This is one of a series of original replicas or maquettes of the colossal neoclassical sculpture on Liberty Island in New York. This is one of the developmental stages of the copper statue, designed by Frederic Auguste Bartholdi. The 93 metre tall sculpture was given as a gift to the United States from the people of France on the 28th October 1886. The statue is of a robed female figure representing Libertas, the Roman goddess, who bears a torch and a tabula ansata (a tablet evoking the law) upon which is inscribed the date of the American Declaration of Independence, July 4, 1776. A broken chain lies at her feet. The statue is an icon of freedom and of the United States.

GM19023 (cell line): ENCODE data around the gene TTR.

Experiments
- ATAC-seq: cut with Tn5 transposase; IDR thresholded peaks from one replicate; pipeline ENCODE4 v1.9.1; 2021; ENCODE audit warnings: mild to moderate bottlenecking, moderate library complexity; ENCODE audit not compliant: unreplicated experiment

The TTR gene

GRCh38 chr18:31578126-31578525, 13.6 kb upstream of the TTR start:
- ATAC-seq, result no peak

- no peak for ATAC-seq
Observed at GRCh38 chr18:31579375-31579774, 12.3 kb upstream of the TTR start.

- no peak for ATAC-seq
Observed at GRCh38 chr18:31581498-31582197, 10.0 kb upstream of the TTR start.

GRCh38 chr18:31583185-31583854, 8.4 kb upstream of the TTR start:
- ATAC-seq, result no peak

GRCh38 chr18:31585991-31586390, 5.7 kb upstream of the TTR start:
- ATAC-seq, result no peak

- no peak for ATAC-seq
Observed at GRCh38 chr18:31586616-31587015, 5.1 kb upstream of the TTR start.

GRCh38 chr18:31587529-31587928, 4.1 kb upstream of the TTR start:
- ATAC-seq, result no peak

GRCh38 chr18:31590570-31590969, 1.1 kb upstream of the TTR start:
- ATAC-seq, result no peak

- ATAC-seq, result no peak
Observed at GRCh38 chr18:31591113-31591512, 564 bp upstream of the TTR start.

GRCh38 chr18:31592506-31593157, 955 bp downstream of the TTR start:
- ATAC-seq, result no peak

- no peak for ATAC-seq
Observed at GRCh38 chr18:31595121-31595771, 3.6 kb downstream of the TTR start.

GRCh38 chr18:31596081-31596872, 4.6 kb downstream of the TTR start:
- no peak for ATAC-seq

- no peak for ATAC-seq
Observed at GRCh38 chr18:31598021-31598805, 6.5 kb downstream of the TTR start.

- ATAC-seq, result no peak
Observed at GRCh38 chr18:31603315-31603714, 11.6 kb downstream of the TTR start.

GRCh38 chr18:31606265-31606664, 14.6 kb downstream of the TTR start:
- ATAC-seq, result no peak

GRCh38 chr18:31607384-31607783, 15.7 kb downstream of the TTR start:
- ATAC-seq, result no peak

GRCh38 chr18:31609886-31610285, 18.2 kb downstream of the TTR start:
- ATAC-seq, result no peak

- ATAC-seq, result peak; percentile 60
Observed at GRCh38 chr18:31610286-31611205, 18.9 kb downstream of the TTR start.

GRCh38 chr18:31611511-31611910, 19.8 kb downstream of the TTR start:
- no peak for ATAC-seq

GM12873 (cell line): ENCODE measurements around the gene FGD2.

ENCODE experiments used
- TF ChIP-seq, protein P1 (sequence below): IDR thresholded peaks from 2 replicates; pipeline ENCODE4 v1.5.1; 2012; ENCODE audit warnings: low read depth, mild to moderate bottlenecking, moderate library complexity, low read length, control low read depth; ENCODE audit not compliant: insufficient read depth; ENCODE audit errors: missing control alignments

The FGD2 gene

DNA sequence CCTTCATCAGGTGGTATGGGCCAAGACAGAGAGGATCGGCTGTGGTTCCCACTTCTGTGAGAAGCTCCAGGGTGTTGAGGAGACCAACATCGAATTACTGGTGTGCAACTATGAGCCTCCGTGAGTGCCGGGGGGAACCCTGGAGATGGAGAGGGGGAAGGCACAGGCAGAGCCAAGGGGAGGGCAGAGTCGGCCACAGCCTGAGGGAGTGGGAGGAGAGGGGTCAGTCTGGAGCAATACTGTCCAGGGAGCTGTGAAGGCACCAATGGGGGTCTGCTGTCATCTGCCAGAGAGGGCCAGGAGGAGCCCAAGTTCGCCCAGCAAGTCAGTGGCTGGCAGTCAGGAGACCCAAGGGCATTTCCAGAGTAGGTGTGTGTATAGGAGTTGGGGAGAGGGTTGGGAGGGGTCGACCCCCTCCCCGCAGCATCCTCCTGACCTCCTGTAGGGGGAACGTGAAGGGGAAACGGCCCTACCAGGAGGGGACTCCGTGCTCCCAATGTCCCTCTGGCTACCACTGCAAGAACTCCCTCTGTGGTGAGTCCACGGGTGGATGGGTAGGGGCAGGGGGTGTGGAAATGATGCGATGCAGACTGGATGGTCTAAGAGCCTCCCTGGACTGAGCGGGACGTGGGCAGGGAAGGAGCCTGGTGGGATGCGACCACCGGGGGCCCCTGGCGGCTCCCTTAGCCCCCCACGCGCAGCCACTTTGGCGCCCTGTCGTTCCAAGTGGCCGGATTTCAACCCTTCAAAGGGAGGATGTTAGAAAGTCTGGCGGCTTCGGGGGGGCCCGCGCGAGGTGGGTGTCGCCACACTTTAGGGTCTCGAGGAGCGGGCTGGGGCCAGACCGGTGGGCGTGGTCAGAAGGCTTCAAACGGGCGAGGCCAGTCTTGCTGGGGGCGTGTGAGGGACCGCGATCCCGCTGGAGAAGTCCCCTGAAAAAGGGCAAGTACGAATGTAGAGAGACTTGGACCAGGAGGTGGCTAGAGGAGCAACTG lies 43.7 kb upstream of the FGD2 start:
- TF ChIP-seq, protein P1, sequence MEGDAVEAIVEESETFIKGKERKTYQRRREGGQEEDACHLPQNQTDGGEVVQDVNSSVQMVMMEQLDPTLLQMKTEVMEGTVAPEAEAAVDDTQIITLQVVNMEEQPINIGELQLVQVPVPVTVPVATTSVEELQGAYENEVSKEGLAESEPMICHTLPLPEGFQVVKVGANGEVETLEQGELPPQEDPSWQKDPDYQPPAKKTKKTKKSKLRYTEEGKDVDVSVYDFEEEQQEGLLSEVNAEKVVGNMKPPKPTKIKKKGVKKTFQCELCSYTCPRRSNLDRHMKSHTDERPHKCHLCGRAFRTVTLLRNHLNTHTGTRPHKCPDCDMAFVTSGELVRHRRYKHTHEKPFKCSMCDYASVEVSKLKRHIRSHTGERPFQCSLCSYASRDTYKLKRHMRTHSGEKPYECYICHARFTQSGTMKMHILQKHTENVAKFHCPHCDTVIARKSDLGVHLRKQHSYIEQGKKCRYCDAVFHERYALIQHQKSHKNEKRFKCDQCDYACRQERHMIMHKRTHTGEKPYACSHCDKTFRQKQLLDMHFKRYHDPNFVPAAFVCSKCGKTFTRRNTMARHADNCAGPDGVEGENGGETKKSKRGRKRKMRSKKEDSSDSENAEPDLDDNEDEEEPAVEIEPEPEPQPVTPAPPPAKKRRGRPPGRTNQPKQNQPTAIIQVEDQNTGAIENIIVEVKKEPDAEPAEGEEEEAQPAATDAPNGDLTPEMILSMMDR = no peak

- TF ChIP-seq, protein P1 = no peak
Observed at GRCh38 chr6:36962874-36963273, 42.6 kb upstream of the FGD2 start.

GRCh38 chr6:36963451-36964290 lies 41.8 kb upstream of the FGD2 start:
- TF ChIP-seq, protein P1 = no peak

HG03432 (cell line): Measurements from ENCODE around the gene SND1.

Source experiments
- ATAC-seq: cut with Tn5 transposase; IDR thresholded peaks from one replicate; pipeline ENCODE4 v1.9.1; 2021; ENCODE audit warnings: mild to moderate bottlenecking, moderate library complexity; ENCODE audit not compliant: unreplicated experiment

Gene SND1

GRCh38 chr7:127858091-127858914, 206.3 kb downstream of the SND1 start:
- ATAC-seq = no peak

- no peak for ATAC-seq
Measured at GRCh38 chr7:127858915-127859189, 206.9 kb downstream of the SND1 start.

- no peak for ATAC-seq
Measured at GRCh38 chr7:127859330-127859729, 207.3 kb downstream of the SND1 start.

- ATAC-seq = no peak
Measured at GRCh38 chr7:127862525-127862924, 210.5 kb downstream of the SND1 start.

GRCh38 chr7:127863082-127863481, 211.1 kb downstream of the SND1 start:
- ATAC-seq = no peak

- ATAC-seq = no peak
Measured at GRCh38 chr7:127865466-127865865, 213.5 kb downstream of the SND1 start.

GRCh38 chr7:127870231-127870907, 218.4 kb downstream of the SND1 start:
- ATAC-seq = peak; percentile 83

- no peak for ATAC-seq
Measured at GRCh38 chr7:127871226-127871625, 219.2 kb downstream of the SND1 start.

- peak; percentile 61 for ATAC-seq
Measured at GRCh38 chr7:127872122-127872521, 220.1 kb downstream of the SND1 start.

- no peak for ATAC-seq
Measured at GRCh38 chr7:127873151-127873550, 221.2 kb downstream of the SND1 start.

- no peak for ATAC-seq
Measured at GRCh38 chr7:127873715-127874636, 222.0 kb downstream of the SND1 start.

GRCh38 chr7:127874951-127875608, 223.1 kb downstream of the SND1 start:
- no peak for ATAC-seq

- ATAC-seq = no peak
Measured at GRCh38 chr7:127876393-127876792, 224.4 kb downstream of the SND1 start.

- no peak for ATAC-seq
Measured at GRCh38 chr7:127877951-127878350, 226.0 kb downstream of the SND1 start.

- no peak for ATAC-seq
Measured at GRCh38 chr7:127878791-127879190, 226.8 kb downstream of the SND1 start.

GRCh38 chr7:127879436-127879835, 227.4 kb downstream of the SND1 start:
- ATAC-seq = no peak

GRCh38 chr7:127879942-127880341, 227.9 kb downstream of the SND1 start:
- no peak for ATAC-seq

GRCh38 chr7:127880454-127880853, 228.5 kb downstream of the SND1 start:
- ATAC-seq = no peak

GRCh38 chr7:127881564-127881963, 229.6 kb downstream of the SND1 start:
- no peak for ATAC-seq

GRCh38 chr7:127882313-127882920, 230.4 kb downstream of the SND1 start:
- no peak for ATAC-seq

On the occasion of the Exposition Universelle of 1900, Bartholdi crafted a smaller version of the Statue of Liberty, which he subsequently gave to the Musée du Luxembourg. In 1905, the statue was placed outside the museum in the Jardin du Luxembourg, where it stood for over a century, until 2012. It currently stands at the entrance to the Musée d'Orsay; a newly constructed bronze replica stands in its place in the Jardin du Luxembourg. The date written on this statue's tablet (where the New York statue has "JULY IV MDCCLXXVI") is "15 novembre 1889" (November 15, 1889), the date at which the larger Parisian replica was inaugurated.
Bartholdi was inspired by French law professor and politician Édouard René de Laboulaye, who is said to have commented in 1865 that any monument raised to American independence would properly be a joint project of the French and American people.